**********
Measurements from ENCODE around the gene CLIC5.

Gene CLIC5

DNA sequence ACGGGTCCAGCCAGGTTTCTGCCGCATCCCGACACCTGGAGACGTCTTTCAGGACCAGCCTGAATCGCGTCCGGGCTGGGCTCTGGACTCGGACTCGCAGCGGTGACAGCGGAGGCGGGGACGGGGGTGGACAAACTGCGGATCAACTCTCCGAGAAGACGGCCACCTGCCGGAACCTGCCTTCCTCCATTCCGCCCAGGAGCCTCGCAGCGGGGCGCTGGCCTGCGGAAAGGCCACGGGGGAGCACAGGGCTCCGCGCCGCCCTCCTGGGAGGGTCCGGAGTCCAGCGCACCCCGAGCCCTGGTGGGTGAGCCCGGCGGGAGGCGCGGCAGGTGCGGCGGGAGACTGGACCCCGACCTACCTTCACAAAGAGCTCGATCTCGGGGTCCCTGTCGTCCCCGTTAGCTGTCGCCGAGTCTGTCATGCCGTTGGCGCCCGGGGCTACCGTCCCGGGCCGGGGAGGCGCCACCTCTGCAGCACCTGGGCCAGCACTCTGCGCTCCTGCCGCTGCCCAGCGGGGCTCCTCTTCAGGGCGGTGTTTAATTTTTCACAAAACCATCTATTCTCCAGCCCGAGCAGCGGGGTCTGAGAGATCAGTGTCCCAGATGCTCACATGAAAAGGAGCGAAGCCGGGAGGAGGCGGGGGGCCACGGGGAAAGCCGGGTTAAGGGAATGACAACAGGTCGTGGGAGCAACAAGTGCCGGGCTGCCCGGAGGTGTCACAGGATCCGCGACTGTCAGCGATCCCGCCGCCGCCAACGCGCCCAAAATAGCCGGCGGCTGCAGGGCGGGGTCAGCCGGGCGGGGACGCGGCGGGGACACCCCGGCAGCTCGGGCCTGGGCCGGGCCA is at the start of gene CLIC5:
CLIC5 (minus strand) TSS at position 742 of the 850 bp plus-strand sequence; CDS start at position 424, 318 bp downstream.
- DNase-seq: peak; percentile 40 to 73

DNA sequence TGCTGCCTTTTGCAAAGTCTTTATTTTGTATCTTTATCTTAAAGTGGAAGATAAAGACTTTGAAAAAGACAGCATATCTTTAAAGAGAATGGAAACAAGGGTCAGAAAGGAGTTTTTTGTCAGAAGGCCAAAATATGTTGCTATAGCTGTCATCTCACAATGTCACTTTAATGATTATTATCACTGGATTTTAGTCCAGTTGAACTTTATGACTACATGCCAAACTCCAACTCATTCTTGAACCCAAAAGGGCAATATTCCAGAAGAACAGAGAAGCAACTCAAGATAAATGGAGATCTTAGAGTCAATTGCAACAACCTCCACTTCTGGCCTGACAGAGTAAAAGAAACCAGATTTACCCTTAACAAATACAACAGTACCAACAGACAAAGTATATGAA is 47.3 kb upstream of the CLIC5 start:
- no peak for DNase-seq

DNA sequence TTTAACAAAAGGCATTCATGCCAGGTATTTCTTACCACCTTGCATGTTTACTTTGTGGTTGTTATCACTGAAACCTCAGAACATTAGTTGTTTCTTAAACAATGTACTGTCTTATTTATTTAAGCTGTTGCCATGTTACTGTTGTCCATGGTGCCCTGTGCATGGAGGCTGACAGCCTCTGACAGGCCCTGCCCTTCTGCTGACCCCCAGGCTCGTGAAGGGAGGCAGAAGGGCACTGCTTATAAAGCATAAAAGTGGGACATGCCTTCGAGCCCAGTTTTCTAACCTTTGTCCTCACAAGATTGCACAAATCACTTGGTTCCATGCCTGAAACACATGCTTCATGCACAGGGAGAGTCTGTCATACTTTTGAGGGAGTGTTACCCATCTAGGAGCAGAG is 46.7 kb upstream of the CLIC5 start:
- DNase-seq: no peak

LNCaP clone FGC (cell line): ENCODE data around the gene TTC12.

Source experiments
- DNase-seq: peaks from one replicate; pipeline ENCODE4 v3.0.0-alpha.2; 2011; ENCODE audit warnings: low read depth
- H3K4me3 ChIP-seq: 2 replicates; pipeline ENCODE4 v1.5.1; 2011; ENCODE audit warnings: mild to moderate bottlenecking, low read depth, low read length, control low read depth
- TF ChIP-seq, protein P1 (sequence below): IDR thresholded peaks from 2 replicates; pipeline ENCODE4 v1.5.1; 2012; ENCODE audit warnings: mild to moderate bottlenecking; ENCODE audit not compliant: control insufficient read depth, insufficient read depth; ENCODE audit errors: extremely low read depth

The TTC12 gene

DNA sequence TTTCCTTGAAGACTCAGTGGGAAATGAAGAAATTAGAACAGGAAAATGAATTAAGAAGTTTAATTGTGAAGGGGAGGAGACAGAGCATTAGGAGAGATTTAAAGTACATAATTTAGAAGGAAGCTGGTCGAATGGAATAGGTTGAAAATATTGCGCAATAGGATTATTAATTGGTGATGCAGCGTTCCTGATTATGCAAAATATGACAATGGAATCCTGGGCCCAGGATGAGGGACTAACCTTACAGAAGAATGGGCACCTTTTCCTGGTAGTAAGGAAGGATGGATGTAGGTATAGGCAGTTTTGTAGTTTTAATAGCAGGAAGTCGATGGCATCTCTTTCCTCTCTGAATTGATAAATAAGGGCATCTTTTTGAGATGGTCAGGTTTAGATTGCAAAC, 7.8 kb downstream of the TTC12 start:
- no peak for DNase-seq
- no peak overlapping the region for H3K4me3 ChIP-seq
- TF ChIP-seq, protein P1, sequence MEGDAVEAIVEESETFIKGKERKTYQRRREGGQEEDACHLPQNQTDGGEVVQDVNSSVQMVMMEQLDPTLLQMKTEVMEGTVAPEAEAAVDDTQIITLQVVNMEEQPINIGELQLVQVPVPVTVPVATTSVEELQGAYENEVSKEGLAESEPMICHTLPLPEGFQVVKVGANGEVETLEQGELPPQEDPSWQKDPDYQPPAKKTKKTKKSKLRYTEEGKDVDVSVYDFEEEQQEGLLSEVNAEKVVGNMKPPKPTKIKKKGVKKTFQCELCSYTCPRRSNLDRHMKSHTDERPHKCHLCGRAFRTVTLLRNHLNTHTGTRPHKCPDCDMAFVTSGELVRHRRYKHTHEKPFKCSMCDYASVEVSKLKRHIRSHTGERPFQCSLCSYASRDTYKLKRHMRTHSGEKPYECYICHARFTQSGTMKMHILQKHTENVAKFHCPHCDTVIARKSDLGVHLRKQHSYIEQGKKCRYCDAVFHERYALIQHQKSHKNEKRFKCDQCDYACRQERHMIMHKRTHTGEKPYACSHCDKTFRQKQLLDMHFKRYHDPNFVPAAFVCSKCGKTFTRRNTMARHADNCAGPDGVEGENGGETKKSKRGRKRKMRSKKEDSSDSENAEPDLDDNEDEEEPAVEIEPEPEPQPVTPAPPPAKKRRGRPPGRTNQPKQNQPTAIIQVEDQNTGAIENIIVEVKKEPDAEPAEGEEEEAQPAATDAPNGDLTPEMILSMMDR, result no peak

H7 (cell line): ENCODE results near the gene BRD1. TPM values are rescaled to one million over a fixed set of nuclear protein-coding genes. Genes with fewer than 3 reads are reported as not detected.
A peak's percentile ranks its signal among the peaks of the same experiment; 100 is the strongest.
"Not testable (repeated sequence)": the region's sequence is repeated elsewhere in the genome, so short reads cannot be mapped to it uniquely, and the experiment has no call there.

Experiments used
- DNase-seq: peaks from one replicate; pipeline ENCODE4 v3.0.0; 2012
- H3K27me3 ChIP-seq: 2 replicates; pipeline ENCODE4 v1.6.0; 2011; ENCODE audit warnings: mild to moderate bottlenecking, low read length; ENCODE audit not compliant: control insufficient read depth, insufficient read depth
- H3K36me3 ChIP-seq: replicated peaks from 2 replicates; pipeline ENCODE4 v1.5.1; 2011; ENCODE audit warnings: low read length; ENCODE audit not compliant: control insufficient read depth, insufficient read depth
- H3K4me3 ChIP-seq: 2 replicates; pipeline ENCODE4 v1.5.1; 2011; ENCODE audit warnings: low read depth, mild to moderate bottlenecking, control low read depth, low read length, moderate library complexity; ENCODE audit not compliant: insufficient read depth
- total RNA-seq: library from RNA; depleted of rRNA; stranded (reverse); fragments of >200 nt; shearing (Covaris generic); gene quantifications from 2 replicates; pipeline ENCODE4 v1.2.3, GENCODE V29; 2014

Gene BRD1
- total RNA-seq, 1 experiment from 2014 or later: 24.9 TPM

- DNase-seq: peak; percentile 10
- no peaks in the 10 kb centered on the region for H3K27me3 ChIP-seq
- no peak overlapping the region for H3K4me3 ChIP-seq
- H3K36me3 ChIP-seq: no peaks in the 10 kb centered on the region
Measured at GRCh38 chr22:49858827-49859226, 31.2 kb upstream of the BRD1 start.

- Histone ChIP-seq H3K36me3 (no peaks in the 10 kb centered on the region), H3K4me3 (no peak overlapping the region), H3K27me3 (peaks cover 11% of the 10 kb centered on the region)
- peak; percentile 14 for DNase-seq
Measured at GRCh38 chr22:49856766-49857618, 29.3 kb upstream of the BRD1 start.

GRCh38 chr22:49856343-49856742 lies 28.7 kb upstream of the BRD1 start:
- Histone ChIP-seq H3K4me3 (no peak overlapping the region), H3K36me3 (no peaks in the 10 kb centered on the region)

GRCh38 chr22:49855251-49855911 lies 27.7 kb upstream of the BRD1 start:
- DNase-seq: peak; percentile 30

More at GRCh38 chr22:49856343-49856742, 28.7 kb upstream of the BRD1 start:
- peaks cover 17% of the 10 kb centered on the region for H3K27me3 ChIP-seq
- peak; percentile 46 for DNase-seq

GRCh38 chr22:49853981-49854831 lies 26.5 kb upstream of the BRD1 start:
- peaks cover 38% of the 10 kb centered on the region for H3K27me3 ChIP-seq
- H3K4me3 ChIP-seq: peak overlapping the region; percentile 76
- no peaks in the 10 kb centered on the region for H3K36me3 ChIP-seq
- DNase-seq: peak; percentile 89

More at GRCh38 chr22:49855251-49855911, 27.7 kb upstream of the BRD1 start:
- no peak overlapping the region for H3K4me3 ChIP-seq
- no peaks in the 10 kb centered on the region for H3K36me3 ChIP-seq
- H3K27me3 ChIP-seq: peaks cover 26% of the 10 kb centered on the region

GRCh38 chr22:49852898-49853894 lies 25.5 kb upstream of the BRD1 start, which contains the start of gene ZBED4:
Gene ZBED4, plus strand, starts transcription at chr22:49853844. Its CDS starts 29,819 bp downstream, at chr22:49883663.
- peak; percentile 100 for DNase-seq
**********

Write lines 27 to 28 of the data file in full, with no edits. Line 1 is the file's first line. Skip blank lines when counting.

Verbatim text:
- H3K4me3 ChIP-seq: 2 replicates; pipeline ENCODE4 v1.5.1; 2011; ENCODE audit warnings: low read depth, mild to moderate bottlenecking, control low read depth, low read length, moderate library complexity; ENCODE audit not compliant: insufficient read depth
- total RNA-seq: library from RNA; depleted of rRNA; stranded (reverse); fragments of >200 nt; shearing (Covaris generic); gene quantifications from 2 replicates; pipeline ENCODE4 v1.2.3, GENCODE V29; 2014